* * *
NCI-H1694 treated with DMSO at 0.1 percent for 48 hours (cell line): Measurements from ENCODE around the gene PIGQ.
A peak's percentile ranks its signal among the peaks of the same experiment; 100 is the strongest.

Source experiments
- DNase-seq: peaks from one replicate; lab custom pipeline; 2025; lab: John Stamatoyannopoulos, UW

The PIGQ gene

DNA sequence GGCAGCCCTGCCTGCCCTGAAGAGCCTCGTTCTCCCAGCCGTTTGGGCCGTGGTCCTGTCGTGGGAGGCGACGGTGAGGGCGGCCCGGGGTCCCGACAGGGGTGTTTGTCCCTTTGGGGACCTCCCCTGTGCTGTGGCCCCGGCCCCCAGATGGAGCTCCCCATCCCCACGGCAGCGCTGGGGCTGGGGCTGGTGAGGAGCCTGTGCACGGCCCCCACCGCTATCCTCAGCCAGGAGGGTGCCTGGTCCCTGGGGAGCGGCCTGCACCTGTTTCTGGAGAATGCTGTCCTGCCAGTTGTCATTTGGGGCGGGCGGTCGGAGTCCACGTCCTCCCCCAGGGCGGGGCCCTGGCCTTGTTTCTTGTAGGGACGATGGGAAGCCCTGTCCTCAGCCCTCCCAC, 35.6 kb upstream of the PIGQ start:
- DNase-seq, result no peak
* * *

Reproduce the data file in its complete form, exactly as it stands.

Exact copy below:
NCI-H1694 treated with DMSO at 0.1 percent for 48 hours (cell line): Measurements from ENCODE around the gene PIGQ.
A peak's percentile ranks its signal among the peaks of the same experiment; 100 is the strongest.

Source experiments
- DNase-seq: peaks from one replicate; lab custom pipeline; 2025; lab: John Stamatoyannopoulos, UW

The PIGQ gene

DNA sequence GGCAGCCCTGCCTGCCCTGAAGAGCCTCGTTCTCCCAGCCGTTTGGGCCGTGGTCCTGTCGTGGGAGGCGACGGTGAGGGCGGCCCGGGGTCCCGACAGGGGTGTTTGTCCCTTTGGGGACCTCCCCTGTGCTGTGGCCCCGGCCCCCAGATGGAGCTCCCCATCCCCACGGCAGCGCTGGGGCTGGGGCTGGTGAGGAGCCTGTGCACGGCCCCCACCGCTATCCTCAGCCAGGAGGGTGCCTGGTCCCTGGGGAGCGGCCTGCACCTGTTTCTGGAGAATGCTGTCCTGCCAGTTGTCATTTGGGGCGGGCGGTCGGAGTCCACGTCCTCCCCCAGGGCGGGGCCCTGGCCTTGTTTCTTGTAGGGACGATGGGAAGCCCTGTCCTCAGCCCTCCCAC, 35.6 kb upstream of the PIGQ start:
- DNase-seq, result no peak